It has been a grim few days for leisure cyclists in the UK after a series of incidents around the country that left three dead and a similar number seriously injured.
In Scotland, a senior police officer died on Friday after being in collision with a car while out riding during his lunch hour. Superintendent Neil McCover, 55 died at the scene when struck by a Mazda car on the notorious B764 Eaglesham Moor road at a location half a mile east of the Whitelee Wind Farm. The accident happened several miles away from Strathclyde Police’s Training and Recruitment Centre at Jackton, where the married father of one was based.
In Essex a cyclist died when struck by a car on the A130 main road at Ford End, Chelmsford at around 9am on Sunday. An 18-year old male was arrested and charged with causing death by dangerous driving before being released on bail until Tuesday.
Also on Sunday an elderly cyclist died at the scene when in collision with a Renault Clio near the White Hart pub in Maidstone Road, Marden, a village about nine miles south of Maidstone.
In Gloucestershire a 52-year old man sustained serious leg injuries after being struck by a Ford Focus driven by an 82-year-old man, close to a lay-by on the A38 in Moreton Valence.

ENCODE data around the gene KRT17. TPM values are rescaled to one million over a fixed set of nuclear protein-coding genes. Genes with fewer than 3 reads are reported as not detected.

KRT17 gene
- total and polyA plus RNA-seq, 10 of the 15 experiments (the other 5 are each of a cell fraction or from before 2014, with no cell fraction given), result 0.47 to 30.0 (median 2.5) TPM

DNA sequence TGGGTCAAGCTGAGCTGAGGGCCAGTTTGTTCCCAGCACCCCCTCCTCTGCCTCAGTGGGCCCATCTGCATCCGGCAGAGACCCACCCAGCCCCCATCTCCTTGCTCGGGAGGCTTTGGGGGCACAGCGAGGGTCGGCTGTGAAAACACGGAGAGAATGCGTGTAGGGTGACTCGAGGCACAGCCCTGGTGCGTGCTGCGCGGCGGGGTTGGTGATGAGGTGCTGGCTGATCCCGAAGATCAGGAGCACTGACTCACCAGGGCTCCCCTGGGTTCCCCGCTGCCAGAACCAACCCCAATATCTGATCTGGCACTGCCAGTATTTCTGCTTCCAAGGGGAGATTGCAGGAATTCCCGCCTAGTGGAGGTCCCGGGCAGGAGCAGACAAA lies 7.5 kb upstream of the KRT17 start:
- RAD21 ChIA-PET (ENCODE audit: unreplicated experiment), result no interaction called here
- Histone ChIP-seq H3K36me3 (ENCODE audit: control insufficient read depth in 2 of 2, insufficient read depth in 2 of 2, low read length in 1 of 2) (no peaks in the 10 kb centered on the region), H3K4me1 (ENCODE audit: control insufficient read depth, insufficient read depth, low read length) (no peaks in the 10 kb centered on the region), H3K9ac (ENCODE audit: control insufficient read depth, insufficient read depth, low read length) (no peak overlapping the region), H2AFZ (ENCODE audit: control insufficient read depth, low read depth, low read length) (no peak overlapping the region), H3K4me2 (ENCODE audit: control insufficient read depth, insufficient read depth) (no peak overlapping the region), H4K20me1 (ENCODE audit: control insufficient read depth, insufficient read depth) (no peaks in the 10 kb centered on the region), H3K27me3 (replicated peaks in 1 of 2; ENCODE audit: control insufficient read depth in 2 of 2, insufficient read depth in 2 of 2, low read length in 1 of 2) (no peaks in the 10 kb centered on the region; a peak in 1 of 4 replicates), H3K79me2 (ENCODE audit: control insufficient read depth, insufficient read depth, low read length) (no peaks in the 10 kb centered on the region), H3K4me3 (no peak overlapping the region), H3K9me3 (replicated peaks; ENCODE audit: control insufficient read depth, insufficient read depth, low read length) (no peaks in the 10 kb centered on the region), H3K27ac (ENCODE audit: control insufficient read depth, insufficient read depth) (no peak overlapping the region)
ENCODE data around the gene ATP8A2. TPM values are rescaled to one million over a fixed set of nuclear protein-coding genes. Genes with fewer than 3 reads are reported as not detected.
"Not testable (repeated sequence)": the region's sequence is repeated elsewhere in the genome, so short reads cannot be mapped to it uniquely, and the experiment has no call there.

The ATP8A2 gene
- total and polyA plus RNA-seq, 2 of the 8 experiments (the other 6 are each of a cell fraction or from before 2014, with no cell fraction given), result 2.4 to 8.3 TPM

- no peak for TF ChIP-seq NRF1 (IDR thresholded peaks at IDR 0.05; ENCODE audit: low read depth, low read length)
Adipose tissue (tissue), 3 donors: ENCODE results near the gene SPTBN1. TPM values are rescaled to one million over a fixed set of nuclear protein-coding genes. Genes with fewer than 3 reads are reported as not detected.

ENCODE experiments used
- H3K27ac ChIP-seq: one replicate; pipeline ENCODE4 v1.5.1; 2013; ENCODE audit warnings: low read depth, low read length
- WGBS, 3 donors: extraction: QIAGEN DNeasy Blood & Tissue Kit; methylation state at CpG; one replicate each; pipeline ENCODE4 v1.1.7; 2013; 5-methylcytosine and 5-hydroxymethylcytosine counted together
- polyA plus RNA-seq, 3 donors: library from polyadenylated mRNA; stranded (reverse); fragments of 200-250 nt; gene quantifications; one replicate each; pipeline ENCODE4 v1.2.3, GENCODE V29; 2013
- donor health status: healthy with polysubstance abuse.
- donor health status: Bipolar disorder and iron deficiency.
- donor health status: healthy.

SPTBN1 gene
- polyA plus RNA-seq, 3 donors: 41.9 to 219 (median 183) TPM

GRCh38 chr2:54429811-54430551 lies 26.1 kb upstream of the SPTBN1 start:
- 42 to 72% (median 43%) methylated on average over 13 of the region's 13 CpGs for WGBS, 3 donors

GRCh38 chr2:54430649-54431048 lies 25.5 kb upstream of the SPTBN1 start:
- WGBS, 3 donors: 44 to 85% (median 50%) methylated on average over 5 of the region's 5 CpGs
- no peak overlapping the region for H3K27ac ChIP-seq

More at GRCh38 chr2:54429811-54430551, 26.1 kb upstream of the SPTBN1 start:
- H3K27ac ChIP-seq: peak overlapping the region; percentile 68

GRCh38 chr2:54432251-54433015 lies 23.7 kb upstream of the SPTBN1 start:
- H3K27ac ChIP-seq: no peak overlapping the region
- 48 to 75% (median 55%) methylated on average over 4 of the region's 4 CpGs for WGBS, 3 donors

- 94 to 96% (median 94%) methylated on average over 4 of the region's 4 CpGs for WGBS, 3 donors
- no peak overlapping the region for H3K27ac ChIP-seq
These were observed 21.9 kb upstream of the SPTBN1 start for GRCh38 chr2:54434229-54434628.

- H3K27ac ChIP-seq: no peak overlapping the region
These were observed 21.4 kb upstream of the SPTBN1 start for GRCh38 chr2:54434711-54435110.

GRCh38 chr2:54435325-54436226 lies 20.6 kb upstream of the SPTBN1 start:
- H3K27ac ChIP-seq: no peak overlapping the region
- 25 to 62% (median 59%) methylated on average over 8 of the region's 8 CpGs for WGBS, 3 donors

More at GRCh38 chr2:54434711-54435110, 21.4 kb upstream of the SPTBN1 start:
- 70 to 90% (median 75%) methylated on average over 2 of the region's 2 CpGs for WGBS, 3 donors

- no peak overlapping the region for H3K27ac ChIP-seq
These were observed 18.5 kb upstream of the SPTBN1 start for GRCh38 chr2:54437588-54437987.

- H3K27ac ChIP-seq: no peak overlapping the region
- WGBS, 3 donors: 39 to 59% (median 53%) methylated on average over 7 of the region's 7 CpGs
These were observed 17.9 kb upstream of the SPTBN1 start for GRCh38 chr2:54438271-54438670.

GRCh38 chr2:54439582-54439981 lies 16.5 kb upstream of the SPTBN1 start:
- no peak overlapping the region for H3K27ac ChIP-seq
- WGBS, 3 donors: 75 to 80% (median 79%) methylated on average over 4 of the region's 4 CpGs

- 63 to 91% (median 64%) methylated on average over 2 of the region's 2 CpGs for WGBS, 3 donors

In County Armagh, Northern Ireland a cyclist was also seriously injured following a collision with a camper van on the Tandragee Road, near Newry at just after 4pm on Sunday
Also on Sunday, a 47-year old woman received serious injuries following an accident at Brooke Shute on the Isle of Wight. Police do not believe any other vehicle was involved. UPDATE: Hampshire police have confirmed that the woman from Brighstone on the Isle of Wight died this morning as a result of her injuries. She is believed to have lost control of her bike having passed over a wet section of road, thought to have been caused by a natural spring. On falling, she hit her head on the road and suffered what proved to be fatal injuries, despite wearing a crash helmet.
Last year 104 cyclists were killed and 2606 seriously injured on Britain’s roads.